LAS CRUCES — There’s a lot to see and do this time of year. Fiestas. Fairs. Art openings. Plays. Concerts. Games. Back to school.
And a lot to ponder. What will the new spaceport really look like, when it’s finished and embedded in the desert? And what about the new city hall and the new federal building?
How are things coming along on the Downtown Mall?
It’s the best time of year to check things out. Instead of stopping to smell the roses, it strikes me as a good time to do some low-key multitasking. Combine your workout — or at least part of it — with your own personal state-of-the-community assessment.
Take your daily walk around your own neighborhood and then head for someplace new, even if it’s just a neighborhood a mile or two away.
I realized it was time for a new regimen during a recent Sunday hike. I found myself counting steps, something I haven’t done since I was trying to figure out if I was anywhere close to what seems to be the new gold standard of 10,000 steps per day. This time, what inspired me was a documentary on the Titanic, which reported that the ill-fated ship was 880 feet long.
I started counting steps as I headed down a street with a clear sight line, trying not to lose count as I greeted neighborhood dogs along the way. At step 880, I looked back up the hill to the big yellow bulldozer parked where I’d started. That was one humungous ship, all right.
Then I counted patches where water line repair crews had torn up my relatively new street. There were at least 23 patches in just one block. I plan to compare that with other blocks in the region.
I’ve been trying to go a little earlier to the Saturday Las Cruces Farmers and Crafts Market. Going early improves your chances to get the best fruit and veggies and you can fit in a little hike before things get too crowded. It’s a nice opportunity to admire the Rio Grande Theatre showplace block and ponder the potential for the rest of the Downtown Mall, or Main Street Downtown, as it’s now officially known.
Expand your walk from the Branigan Library, past the construction sites for the new city hall and federal building and imagine what Las Cruces will look like in a few more years.
You might even uncover some interesting migration tales, like the wandering saguaro.
The formidable cactus that once dwelled on the grounds of Las Cruces City Hall has now moved to a corner of the Branigan Cultural Center. Last time I checked, it was still in rehab, supported by some cables and scaffolding, but it appears to be doing well. Apparently it’s a time when even ancient saguaros are happy about taking a walk around the block.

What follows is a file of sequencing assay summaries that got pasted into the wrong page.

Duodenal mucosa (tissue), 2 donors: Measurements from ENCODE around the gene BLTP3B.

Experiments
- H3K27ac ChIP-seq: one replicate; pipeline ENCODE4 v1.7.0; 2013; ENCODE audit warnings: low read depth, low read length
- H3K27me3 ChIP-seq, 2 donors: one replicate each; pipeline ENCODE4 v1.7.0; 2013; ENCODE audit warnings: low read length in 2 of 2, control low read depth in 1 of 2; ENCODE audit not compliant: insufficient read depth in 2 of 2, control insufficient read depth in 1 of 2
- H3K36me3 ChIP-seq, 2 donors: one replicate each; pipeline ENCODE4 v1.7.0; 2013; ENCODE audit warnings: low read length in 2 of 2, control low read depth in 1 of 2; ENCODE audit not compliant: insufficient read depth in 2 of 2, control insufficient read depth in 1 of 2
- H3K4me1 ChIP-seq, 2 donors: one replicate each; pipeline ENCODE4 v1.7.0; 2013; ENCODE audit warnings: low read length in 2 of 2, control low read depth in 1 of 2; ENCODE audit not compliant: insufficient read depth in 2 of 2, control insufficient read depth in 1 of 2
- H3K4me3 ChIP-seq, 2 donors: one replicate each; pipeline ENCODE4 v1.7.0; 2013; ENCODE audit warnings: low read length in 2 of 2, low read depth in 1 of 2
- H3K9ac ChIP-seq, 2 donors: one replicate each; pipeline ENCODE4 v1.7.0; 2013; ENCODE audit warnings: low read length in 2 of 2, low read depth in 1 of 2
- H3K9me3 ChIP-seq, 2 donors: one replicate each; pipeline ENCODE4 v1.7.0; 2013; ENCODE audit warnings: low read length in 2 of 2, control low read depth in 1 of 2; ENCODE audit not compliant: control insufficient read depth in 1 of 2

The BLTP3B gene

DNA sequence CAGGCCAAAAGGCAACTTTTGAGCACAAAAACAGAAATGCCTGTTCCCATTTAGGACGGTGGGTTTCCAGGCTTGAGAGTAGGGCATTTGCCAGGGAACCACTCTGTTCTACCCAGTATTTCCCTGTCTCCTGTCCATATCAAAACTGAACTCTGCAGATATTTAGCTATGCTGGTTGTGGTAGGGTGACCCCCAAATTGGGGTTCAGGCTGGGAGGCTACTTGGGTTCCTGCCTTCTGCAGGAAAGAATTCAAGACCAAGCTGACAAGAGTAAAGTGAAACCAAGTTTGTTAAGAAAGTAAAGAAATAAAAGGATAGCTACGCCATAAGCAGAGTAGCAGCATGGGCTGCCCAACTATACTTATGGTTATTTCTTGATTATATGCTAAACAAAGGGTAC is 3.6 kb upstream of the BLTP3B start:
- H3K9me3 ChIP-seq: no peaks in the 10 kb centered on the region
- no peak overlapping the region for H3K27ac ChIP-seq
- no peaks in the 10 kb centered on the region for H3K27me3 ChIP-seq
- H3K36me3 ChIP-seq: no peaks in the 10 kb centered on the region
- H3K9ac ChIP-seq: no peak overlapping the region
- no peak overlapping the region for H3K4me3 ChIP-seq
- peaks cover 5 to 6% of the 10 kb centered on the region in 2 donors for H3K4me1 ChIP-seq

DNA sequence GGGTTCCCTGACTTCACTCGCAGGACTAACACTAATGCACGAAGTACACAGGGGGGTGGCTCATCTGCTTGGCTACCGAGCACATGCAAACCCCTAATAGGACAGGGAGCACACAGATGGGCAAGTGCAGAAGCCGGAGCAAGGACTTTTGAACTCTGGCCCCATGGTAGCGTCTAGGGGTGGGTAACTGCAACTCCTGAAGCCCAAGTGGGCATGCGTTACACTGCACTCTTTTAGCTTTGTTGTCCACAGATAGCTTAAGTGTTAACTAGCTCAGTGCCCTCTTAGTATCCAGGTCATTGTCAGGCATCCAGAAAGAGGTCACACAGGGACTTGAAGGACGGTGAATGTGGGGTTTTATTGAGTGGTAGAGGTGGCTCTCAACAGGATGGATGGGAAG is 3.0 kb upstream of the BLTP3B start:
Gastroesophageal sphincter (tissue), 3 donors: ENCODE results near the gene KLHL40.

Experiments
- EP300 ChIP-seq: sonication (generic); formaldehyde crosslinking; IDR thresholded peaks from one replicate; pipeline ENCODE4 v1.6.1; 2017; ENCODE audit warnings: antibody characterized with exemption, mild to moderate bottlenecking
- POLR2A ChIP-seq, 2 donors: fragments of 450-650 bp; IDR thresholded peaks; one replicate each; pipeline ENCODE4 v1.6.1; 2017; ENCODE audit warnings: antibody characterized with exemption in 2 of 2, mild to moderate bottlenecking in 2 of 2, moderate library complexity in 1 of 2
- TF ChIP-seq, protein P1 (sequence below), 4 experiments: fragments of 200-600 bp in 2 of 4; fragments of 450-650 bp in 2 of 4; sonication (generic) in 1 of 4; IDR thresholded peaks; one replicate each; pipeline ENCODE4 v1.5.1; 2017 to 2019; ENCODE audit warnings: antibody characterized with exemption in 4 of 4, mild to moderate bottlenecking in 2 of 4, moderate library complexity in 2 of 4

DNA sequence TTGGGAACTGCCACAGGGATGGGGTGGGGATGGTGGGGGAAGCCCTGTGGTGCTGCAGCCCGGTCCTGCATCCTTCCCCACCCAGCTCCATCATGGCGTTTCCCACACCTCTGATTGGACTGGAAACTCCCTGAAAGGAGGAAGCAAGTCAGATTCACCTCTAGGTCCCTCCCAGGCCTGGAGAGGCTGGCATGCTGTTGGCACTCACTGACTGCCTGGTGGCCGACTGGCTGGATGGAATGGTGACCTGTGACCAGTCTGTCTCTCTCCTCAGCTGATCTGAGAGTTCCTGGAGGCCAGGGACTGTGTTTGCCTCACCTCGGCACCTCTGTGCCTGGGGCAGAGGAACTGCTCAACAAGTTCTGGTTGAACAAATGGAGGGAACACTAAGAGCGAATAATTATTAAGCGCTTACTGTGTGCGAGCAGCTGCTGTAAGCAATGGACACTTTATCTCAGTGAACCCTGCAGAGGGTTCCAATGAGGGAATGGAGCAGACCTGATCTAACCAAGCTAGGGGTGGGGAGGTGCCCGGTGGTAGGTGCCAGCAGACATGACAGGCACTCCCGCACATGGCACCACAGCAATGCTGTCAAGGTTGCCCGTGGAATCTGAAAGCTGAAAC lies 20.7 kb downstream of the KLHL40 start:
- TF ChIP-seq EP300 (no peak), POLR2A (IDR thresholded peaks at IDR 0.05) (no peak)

Mesilla is another fun place to check out. Start at the Mesilla Plaza and circle in any direction and you’re likely to be surprised at all the changes. Rigorous design guidelines have ensured that the new homes and galleries usually fit in nicely with the historic structures in the area, but those of us who have been ambling through the area for a couple of decades may miss some of the funky old vacant lots and crumbling old adobes.
Lalo Natividad has also taught me to hike with an artistic, historic or architectural theme in mind. He once took me on a tour to point out tile murals with religious themes in Mesilla.
Sometimes I look for things like colorful doors and picturesque gates.
While all this purposeful trekking keeps things interesting, there are times when it’s most rewarding to leave the iPod with the review CDs and the self-improvement or teach-yourself-Chinese lessons at home, along with any mission at all.
That time is magic day, a concept shared by my sister when I lived in sweltering South Florida. Magic day is the first time there’s a break in the heat and humidity, when the ocean breezes and cooling temperatures make ambling a delight instead of cruel and unusual punishment.
Here’s it’s more like magic season. It’s that time of year in spring or fall when it’s not too hot or too cool or too dry or too humid or too windy or too anything. When there’s the perfect ratio of lapis blue sky to fluffy clouds, when there’s a gentle breeze but no threat of sandblasting. When your routine layer of SPF lotion feels like it’s just right for you to feel good about absorbing a nourishing hit of Vitamin D.
It the time when ambling through high desert country is a reward in itself, just about the most perfect way to spend a beautiful fall day.
S. Derrickson Moore can be reached at email@example.com